There were reports of trafficking in women for prostitution.


Abuse of children was a problem.  During the year, 697 sexual assaults by nonfamily members and 120 assaults by family members were reported, compared to 191 reported sexual assaults on children by nonfamily members and 96 assaults by family members in 2000.  Children's rights advocates have expressed concern that authorities have not pursued investigations in some legitimate cases of child abuse.  The Government continued to examine this problem.  In 2000 welfare services assisted 31,900 abused or neglected children; of these children, 6,147 were taken from their homes and placed in Government institutions or in respite homes. 


No law specifically criminalizes trafficking in persons, although existing labor and immigration statutes may be used to prosecute trafficking cases; however, although such cases are rare, Norway is a destination for women trafficked for the purpose of prostitution, particularly from Russia, according to a 1999 OSCE report.  There also have been occasional reports of children from Russia being trafficked into the country to work in petty theft rings.

Cases of possible trafficking generally may be prosecuted under general laws concerning labor, indentured servitude, immigration, and sexual assault; however, there were no prosecutions for such offenses during the year.  Immigration and law enforcement authorities have begun to pay attention to the problem of trafficking.  The Ministry of Children and Family Affairs coordinates an interministerial working group, which has developed a plan of action to combat trafficking.  The working group also is responsible for implementing resolutions and recommendations from the U.N. and the European Council on trafficking.  During the year, the working group published a report on government measures to combat trafficking. Victims of trafficking in the country had the same legal rights as other foreigners to apply for residency, asylum, welfare, social aid, and emergency health care.  The Ministry of Children and Family Affairs is responsible for assisting possible victims of trafficking; however, most asylum requests by victims have been denied.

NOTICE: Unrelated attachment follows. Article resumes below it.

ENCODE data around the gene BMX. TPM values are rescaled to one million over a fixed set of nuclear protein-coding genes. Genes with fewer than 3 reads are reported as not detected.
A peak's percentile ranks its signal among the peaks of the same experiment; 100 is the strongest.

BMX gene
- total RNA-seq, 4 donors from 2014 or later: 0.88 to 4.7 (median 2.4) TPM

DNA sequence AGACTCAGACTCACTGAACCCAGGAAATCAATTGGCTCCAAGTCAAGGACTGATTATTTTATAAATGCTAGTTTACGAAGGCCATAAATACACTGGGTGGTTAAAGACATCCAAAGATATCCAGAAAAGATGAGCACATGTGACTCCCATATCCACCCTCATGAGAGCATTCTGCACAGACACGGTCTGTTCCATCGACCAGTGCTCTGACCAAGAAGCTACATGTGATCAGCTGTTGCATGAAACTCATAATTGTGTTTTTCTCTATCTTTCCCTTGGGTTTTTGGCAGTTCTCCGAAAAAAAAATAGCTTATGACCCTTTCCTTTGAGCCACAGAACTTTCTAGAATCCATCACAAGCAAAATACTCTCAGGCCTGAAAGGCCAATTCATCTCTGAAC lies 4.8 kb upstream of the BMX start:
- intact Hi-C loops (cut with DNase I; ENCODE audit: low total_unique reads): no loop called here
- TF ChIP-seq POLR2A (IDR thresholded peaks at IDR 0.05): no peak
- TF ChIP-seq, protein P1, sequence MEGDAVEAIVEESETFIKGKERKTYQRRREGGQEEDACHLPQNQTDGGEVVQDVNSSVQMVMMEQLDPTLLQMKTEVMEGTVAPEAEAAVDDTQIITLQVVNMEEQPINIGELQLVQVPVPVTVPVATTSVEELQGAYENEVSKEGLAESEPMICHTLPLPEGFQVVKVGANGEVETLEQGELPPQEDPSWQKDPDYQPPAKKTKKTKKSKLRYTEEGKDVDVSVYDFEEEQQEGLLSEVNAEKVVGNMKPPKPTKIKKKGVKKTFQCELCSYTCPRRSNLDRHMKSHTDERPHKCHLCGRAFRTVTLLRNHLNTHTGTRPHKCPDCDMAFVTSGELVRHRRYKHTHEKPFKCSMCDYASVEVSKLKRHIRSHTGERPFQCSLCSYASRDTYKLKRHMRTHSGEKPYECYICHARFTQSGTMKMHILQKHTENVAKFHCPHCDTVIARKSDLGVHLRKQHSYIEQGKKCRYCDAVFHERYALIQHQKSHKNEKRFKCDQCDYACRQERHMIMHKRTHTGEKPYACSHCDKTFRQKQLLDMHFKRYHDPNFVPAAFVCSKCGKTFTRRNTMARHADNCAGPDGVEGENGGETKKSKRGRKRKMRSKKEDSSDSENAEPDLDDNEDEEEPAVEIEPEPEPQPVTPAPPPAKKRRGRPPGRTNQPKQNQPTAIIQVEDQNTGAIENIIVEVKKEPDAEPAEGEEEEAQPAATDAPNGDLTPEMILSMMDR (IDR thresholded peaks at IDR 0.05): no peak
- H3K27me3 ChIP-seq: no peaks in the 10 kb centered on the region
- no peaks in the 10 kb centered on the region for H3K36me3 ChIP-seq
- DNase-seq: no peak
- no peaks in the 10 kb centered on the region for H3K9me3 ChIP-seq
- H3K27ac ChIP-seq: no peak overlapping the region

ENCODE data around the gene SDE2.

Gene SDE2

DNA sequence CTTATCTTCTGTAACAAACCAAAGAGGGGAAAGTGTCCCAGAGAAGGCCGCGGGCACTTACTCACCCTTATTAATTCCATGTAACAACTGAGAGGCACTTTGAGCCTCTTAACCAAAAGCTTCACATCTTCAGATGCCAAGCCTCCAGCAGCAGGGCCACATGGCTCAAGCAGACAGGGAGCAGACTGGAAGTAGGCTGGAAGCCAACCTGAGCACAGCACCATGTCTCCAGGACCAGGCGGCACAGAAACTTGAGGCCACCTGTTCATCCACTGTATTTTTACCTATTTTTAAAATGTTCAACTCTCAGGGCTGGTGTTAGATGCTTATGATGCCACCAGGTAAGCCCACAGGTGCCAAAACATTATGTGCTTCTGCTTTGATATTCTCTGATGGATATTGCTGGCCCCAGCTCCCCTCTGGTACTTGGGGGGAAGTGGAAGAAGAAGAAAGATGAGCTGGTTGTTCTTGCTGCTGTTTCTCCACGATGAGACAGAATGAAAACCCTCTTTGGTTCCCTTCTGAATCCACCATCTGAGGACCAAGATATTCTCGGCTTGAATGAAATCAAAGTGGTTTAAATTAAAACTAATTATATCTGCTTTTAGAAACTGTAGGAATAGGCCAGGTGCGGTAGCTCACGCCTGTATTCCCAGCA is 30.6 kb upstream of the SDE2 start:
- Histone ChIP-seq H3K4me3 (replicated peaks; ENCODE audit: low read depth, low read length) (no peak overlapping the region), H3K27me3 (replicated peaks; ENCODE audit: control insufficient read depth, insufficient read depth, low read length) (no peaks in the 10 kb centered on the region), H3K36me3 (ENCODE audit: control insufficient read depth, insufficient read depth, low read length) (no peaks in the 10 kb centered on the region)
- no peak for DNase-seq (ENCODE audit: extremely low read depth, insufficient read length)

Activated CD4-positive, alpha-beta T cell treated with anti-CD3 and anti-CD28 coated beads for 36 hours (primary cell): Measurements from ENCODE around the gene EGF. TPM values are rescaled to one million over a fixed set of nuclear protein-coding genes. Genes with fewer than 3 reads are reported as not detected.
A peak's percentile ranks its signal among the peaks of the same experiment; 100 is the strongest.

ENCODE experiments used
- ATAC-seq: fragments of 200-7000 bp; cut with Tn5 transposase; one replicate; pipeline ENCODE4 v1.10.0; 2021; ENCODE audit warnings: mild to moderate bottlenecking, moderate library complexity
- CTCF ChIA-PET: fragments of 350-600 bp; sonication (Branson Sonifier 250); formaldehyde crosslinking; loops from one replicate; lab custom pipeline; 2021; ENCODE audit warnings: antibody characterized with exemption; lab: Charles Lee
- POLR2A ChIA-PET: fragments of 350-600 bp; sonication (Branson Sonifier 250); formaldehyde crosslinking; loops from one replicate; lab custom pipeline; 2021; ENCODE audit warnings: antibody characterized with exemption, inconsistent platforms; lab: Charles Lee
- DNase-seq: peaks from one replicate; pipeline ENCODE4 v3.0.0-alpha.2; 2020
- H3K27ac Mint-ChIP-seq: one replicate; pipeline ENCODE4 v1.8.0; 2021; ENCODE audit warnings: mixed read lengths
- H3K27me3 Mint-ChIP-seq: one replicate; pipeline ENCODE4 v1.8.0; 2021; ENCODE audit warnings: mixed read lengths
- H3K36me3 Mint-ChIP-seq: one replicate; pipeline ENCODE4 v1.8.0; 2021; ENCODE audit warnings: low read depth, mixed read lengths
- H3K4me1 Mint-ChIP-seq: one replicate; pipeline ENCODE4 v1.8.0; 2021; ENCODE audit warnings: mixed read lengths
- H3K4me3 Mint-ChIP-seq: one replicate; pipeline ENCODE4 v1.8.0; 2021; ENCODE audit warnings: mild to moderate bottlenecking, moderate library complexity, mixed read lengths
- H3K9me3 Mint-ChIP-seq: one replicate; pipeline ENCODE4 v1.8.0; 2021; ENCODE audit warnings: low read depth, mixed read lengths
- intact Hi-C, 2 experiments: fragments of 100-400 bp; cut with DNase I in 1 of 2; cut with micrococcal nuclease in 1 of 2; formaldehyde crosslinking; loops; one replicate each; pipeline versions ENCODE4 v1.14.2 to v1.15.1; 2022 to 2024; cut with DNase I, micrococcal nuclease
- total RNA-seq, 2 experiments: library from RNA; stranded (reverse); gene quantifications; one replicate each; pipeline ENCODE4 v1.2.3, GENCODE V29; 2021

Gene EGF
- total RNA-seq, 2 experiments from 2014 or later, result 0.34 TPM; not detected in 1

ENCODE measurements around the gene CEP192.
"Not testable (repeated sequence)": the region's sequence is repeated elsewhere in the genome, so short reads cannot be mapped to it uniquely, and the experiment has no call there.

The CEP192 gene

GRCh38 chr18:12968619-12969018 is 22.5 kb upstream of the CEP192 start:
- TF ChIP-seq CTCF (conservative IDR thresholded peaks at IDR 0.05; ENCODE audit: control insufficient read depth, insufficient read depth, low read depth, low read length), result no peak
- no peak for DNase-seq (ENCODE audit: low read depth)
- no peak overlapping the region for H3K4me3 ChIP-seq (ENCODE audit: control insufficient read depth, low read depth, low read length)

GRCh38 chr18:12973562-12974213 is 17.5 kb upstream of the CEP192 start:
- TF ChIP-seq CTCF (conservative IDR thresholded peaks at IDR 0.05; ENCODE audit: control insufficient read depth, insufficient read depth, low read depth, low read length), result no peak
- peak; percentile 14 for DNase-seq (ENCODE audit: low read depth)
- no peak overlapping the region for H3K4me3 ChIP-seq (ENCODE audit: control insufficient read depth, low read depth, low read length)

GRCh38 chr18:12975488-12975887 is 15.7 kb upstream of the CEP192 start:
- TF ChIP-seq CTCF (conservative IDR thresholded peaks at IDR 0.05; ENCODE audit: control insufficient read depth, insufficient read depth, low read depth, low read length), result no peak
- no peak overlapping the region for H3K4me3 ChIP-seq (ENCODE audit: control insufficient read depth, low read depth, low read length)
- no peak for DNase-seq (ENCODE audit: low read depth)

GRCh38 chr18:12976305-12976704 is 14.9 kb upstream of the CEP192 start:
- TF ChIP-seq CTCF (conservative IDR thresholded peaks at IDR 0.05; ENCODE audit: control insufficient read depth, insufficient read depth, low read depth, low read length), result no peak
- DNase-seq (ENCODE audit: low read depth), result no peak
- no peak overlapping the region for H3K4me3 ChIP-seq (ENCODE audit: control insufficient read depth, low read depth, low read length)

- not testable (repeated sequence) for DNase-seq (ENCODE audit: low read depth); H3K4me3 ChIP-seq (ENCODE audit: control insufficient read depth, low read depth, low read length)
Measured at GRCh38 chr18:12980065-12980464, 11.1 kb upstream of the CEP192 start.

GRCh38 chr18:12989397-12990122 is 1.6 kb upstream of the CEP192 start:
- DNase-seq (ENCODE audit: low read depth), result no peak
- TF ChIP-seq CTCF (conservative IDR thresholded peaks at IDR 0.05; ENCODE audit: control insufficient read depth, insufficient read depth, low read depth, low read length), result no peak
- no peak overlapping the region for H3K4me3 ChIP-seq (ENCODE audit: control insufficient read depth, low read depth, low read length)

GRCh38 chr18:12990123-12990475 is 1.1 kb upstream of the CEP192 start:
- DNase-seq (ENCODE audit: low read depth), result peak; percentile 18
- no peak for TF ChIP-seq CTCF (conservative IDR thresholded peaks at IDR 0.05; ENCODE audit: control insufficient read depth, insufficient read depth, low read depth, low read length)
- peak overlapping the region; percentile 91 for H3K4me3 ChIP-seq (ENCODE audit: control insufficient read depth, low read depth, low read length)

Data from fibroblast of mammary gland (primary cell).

Drug production remains rare in Norway because of Norway's harsh climate, and Norwegian regulations governing domestic sales, exports and imports of precursor chemicals. Norway is unlikely to become significant in terms of money laundering or precursor chemicals because prohibitive legislation remains in place, and law enforcement is adequate. Norway has, however, become more popular as a transit country for drugs produced in Central/Eastern Europe and Central/South America. The number of drug seizures continued to rise strongly through 1998 with cannabis seizures accounting for the bulk (44 percent) followed by amphetamines (16 percent). While narcotics production remains rare, the police have been stepping up their efforts to track and intercept drugs in transit (e.g., arriving from Central Europe and going to Nordic and other western markets). Norway is implementing various programs for curbing domestic drug abuse; it has ratified the 1988 UN Drug Convention; and it cooperates actively with international counter-narcotics efforts.

According to Government of Norway (GON) officials, drug production remains rare in Norway because of Norway's harsh climate, and Norwegian regulations governing domestic sales, exports and imports of precursor chemicals. While Norway has become more popular as a transit country (for drugs produced in Central/Eastern Europe and Central/South America), GON officials noted that the rapid increase in narcotics seizures by the police and customs has helped to curb the problem. Norway is unlikely to become significant in terms of money laundering or precursor chemicals because prohibitive legislation remains in place, and law enforcement is adequate.